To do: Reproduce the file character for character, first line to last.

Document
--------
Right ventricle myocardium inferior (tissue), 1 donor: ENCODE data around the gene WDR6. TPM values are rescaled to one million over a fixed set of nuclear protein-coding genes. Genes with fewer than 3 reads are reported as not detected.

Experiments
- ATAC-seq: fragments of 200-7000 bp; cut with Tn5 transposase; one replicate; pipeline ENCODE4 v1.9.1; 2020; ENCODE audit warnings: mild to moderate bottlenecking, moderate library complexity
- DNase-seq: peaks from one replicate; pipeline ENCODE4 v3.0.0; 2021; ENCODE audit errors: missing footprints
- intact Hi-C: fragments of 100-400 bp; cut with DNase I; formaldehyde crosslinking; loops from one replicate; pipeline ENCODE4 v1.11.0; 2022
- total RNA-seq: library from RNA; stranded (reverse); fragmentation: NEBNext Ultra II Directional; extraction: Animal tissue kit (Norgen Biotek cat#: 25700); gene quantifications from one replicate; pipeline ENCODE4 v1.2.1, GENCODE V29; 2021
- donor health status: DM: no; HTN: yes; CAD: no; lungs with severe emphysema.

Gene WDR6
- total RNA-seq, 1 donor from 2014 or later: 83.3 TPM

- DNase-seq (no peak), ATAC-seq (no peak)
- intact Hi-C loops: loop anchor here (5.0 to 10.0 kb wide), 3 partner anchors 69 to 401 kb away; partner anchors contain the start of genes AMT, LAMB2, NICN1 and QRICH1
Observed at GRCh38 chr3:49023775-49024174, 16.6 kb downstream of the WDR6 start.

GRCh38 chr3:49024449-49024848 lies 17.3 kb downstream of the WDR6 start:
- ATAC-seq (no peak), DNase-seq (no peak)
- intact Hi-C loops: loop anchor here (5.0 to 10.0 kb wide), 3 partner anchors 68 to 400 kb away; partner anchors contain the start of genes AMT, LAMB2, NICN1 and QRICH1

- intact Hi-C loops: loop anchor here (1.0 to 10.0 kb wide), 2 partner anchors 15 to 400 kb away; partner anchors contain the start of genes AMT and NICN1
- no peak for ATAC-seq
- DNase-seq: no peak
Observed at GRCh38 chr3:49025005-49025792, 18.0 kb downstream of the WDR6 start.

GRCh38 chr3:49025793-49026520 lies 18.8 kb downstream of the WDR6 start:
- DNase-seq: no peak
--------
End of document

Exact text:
Right ventricle myocardium inferior (tissue), 1 donor: ENCODE data around the gene WDR6. TPM values are rescaled to one million over a fixed set of nuclear protein-coding genes. Genes with fewer than 3 reads are reported as not detected.

Experiments
- ATAC-seq: fragments of 200-7000 bp; cut with Tn5 transposase; one replicate; pipeline ENCODE4 v1.9.1; 2020; ENCODE audit warnings: mild to moderate bottlenecking, moderate library complexity
- DNase-seq: peaks from one replicate; pipeline ENCODE4 v3.0.0; 2021; ENCODE audit errors: missing footprints
- intact Hi-C: fragments of 100-400 bp; cut with DNase I; formaldehyde crosslinking; loops from one replicate; pipeline ENCODE4 v1.11.0; 2022
- total RNA-seq: library from RNA; stranded (reverse); fragmentation: NEBNext Ultra II Directional; extraction: Animal tissue kit (Norgen Biotek cat#: 25700); gene quantifications from one replicate; pipeline ENCODE4 v1.2.1, GENCODE V29; 2021
- donor health status: DM: no; HTN: yes; CAD: no; lungs with severe emphysema.

Gene WDR6
- total RNA-seq, 1 donor from 2014 or later: 83.3 TPM

- DNase-seq (no peak), ATAC-seq (no peak)
- intact Hi-C loops: loop anchor here (5.0 to 10.0 kb wide), 3 partner anchors 69 to 401 kb away; partner anchors contain the start of genes AMT, LAMB2, NICN1 and QRICH1
Observed at GRCh38 chr3:49023775-49024174, 16.6 kb downstream of the WDR6 start.

GRCh38 chr3:49024449-49024848 lies 17.3 kb downstream of the WDR6 start:
- ATAC-seq (no peak), DNase-seq (no peak)
- intact Hi-C loops: loop anchor here (5.0 to 10.0 kb wide), 3 partner anchors 68 to 400 kb away; partner anchors contain the start of genes AMT, LAMB2, NICN1 and QRICH1

- intact Hi-C loops: loop anchor here (1.0 to 10.0 kb wide), 2 partner anchors 15 to 400 kb away; partner anchors contain the start of genes AMT and NICN1
- no peak for ATAC-seq
- DNase-seq: no peak
Observed at GRCh38 chr3:49025005-49025792, 18.0 kb downstream of the WDR6 start.

GRCh38 chr3:49025793-49026520 lies 18.8 kb downstream of the WDR6 start:
- DNase-seq: no peak